With the help of U.S. law and savvy software, the Global Wildlife Whistleblower Program aims to disrupt trafficking around the world
At over US$23 billion annually, the illegal trade in wildlife and wildlife body parts is the fourth most profitable illegal racket on Earth, topped only by drugs, weapons and human slavery. This fact has left conservationists looking for any instrument that can be enlisted in the fight against such trafficking -- and many are increasingly turning to technology to help their efforts.
Last year, four contestants split the US$900,000 grand prize for the inaugural Wildlife Crime Tech Challenge, an international contest sponsored by USAID, the National Geographic Society, the Smithsonian Institution and TRAFFIC.
One prizewinner stood out for many observers, not so much for its technological inventiveness as for its broad application of the American legal system. The National Whistleblower Center, a Washington, D.C.-based nonprofit operating since 1988, offers advocacy and legal guidance to those seeking First Amendment protections for exposing wrongdoing. One of the Tech Challenge prizes went to the center, which used it to develop a novel department called the Global Wildlife Whistleblower Program, which launched in January 2017.
Center director Stephen Kohn says that although several U.S. statutes can be used to support those who -- often at great personal risk -- report the whereabouts of wildlife traffickers, they have not been applied in this way until recently. Not, in fact, until the summer of 2015, when the center realized that these powerful whistleblower laws could be used to protect wildlife.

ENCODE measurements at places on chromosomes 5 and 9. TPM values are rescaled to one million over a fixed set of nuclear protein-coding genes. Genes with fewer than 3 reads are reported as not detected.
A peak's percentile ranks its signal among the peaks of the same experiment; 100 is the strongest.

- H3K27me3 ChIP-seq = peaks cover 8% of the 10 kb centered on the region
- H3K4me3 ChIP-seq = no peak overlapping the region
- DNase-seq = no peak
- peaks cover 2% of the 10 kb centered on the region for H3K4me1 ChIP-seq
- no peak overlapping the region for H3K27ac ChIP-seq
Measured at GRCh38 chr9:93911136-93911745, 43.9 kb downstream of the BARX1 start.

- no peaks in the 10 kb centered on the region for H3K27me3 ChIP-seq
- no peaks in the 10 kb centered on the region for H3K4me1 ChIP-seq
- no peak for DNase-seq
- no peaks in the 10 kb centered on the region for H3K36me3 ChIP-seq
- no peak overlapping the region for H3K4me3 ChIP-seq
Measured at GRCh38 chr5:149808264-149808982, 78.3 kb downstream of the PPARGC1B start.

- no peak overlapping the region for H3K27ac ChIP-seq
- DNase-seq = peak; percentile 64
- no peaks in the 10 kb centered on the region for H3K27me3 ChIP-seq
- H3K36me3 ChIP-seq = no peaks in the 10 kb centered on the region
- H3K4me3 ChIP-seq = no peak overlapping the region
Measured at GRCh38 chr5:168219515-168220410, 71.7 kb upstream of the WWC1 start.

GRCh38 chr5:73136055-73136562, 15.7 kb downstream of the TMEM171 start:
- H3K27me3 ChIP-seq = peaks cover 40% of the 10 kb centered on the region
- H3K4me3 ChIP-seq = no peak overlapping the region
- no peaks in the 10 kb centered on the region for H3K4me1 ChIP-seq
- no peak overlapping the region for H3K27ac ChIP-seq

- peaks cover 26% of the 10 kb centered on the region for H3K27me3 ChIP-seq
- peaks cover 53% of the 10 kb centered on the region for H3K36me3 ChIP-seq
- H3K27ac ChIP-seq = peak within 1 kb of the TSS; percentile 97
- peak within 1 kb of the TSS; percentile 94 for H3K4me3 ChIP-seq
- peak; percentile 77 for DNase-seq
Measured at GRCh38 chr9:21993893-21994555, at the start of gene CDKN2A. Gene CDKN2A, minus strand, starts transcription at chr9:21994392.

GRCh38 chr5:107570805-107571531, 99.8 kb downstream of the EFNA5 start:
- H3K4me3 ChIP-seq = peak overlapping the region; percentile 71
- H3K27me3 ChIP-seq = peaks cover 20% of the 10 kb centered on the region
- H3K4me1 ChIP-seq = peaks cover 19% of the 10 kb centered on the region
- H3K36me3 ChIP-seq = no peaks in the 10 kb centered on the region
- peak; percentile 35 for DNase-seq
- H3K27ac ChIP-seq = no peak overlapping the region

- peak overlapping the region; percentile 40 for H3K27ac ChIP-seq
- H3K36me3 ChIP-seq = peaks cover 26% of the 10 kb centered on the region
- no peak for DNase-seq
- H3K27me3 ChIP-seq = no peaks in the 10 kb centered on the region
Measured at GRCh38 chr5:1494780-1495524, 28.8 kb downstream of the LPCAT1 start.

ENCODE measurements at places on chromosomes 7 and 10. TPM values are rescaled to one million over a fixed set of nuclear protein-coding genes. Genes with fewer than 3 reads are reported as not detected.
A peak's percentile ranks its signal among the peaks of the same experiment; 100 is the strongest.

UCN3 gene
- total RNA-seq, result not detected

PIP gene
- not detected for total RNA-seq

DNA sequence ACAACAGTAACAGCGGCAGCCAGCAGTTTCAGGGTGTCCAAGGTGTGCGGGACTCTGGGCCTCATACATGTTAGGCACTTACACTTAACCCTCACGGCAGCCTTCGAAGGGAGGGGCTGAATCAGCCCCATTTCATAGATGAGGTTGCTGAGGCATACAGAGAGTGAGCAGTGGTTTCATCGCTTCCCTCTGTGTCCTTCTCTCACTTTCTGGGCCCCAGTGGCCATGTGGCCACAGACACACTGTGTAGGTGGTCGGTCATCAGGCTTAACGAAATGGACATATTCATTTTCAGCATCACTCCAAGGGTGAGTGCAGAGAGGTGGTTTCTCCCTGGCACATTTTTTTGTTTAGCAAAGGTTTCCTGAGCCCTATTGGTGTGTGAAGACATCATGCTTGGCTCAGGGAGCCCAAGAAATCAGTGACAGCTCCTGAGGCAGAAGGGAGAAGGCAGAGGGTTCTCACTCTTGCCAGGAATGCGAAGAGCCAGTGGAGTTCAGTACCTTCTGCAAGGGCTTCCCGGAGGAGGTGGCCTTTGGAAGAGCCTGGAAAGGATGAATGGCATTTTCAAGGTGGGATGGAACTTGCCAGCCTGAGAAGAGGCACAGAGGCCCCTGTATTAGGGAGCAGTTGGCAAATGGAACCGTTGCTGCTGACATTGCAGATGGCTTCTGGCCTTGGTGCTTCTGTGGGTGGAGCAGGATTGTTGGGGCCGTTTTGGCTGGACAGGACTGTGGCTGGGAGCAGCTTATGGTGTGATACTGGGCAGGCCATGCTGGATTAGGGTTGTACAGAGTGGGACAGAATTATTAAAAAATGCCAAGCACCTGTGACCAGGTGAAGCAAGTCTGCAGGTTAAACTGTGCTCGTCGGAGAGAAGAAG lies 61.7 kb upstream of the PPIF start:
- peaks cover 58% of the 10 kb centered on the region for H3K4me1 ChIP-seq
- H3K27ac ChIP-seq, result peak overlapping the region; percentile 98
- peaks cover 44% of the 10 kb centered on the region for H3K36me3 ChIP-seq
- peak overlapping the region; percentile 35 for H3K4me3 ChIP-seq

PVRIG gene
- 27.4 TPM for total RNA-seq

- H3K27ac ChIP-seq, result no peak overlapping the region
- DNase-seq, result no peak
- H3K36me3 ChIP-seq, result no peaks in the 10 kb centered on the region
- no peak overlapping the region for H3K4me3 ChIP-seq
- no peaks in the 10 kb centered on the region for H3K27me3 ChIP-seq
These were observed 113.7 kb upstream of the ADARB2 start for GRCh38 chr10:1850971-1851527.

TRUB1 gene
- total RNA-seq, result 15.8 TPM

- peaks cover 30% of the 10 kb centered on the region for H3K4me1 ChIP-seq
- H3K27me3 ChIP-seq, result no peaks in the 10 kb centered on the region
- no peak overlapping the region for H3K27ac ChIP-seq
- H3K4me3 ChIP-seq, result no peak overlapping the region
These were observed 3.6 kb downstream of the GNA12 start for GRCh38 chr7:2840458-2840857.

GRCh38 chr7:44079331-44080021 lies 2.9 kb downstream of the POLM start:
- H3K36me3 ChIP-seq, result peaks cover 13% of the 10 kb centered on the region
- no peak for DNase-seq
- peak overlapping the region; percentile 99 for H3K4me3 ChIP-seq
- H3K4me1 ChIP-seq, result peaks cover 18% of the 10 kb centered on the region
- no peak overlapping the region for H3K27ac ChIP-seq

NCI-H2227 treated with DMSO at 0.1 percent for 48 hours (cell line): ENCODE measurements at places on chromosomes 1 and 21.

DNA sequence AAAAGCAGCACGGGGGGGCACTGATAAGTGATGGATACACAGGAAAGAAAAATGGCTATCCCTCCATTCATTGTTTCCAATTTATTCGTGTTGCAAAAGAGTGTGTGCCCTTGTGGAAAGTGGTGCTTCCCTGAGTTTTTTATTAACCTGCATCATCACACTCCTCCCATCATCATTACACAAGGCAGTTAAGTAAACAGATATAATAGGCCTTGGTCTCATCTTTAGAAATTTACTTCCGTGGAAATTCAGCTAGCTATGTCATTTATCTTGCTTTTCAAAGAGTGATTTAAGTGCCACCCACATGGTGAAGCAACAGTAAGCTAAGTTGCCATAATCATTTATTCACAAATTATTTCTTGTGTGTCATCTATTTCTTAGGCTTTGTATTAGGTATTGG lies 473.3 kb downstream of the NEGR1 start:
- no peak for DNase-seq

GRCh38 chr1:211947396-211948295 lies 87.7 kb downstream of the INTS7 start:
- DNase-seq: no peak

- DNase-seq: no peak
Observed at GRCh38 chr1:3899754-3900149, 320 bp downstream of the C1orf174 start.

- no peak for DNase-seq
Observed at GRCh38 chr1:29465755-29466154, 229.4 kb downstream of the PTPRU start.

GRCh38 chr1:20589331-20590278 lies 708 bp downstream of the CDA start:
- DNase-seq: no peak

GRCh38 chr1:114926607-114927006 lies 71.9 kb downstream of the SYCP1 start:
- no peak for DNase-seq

"We were concerned that potential whistleblowers were unaware of these laws, and that there were no attorneys set up to represent wildlife whistleblowers," says Kohn. So, because of its expertise in whistleblower laws and its familiarity with online strategies for ensuring anonymity, the center launched a new campaign to confront this dangerous area of global criminal activity.
Reward and Protection
Some of the strongest federal edicts against wildlife trafficking already contain judicial immunity protections and even rewards for whistleblowers. The Lacey Act of 1900 -- revolutionary in its day for sharply restricting the rampant killing of birds, whose feathers served as adornments for the Gilded Age's passion for feathered hats and later expanded to prohibit trade in animals and plants illegally taken, possessed, transported or sold -- pays rewards to people who disclose information about wildlife crimes that results in successful prosecution. So does the Endangered Species Act, signed by Richard Nixon in 1973.
In a nutshell, the Global Wildlife Whistleblower Program works by applying existing regulatory frameworks prohibiting criminals from having any contact with American properties or businesses to prosecute those illegally shipping poached wildlife, using secure communications to protect informants from retaliation by poaching syndicates. The center publicizes the money to be made through successful prosecution of traffickers, safeguards the confidentiality of informants through digital encryption, and ensures that payments -- sometimes in the multiple millions of dollars -- are carefully transferred to those who have earned it. The reward can serve as a welcome deterrent for poor people who may be weighing a shot at wildlife crime themselves. "That's the trick," said Kohn. "Make it more profitable to turn in the violator than to participate."
If American ships, planes, citizens or transport locales are involved in illegal wildlife trade activity, the Lacey Act and the Endangered Species Act allow for the seizure of contraband and the arrest of those participating in its transfer -- meaning that U.S. law can be used to, say, nab a Vietnamese pangolin-scale smuggler on a Liberian freighter docked at a harbor in Singapore who has commercial ties to a Los Angeles importer. And with these statutes comes the considerable capacities of the FBI, the U.S. federal courts and other powerful American legal instruments.